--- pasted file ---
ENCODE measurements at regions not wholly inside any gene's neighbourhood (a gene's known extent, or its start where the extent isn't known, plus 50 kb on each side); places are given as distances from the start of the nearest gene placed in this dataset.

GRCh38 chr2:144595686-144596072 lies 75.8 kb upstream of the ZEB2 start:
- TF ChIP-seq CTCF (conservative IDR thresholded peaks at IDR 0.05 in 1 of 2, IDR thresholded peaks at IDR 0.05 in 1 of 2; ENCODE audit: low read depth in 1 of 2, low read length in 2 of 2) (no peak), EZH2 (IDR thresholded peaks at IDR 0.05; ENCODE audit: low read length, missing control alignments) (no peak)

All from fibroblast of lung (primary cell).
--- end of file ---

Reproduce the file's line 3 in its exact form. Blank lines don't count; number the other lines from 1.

- TF ChIP-seq CTCF (conservative IDR thresholded peaks at IDR 0.05 in 1 of 2, IDR thresholded peaks at IDR 0.05 in 1 of 2; ENCODE audit: low read depth in 1 of 2, low read length in 2 of 2) (no peak), EZH2 (IDR thresholded peaks at IDR 0.05; ENCODE audit: low read length, missing control alignments) (no peak)